Festuca duriuscula, L.
The “Hard Sheeps' Fescue” is found from Hawke Bay southward, becoming more abundant in the Southern Island. It ranges from the sealevel (Port Nicholson) to 6,000 feet in the Southern Alps, and flourishes in all soils and situations, except those of a moist character. Although extensively cultivated in Europe, where its value is fully recognized, it is comparatively rare under cultivation in this Colony, especially in the Northern Island, yet from its great abundance and wide distribution, combined
with its high nutritive qualities and hardy habit, it has more than any other grass aided the rapid progress of Canterbury and Otago. This and the preceding species ought to form part of the armorial bearings of the South Island.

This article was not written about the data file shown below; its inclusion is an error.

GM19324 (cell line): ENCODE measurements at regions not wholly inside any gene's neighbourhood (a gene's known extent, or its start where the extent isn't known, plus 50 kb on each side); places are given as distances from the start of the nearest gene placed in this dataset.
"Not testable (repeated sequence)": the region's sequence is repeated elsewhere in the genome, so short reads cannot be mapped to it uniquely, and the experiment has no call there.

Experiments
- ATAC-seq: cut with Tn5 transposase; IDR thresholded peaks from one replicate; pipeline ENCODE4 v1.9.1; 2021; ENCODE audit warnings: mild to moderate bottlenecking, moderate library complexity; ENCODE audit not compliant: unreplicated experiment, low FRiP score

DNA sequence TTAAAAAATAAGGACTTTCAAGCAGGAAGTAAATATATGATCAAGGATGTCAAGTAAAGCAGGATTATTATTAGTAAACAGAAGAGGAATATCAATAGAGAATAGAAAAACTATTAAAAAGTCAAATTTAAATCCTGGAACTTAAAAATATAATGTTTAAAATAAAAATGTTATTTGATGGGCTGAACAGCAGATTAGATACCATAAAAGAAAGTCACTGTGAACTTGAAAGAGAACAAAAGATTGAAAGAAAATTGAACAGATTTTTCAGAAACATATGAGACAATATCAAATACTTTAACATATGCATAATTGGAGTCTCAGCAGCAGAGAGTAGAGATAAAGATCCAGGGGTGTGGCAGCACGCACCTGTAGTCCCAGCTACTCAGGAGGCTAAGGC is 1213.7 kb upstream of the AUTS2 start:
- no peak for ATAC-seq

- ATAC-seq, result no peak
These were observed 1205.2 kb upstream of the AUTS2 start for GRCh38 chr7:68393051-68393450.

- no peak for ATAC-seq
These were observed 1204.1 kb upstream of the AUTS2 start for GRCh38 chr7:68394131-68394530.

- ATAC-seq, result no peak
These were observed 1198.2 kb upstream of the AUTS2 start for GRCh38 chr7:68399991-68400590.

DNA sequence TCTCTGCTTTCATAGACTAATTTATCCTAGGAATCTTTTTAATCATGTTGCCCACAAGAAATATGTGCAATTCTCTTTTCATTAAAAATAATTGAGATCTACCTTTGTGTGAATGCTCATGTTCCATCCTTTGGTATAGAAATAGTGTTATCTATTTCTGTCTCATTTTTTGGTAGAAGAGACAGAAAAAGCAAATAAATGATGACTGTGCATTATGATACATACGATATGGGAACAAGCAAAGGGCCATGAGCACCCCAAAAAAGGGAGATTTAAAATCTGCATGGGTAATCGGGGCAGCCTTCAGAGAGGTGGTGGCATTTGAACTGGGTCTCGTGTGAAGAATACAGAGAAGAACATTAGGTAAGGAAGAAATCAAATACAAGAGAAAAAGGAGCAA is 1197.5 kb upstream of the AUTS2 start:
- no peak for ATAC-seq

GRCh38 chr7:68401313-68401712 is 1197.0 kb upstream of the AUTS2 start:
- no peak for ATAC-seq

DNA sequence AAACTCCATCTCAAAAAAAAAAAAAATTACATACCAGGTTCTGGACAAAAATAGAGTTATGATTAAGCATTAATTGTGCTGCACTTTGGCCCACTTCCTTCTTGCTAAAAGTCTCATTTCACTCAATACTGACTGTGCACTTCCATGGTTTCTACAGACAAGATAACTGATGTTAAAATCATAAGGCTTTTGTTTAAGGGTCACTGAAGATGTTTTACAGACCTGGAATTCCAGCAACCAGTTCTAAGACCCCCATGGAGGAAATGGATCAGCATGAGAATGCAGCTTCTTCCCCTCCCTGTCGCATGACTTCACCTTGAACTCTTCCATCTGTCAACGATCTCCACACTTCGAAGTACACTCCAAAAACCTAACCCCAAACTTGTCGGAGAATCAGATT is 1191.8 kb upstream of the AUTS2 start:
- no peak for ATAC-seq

When growing alone it exhibits a remarkably tussocky habit, quite foreign to its character in the British Islands, but the tussocks are not nearly so rigid as those of Poa australias, var. lavis, and they disappear when it is cultivated with other grasses. It is especially adapted for mixed pasturage on rather dry and gravelly soils, and for sheep runs at considerable altitudes, but should form part of all ordinary mixed pastures except on moist land. Of all grasses, native or introduced, this species and Poa colensoi are the most valuable for sheep runs, while their herbage is eaten alike by horses, cattle, and sheep.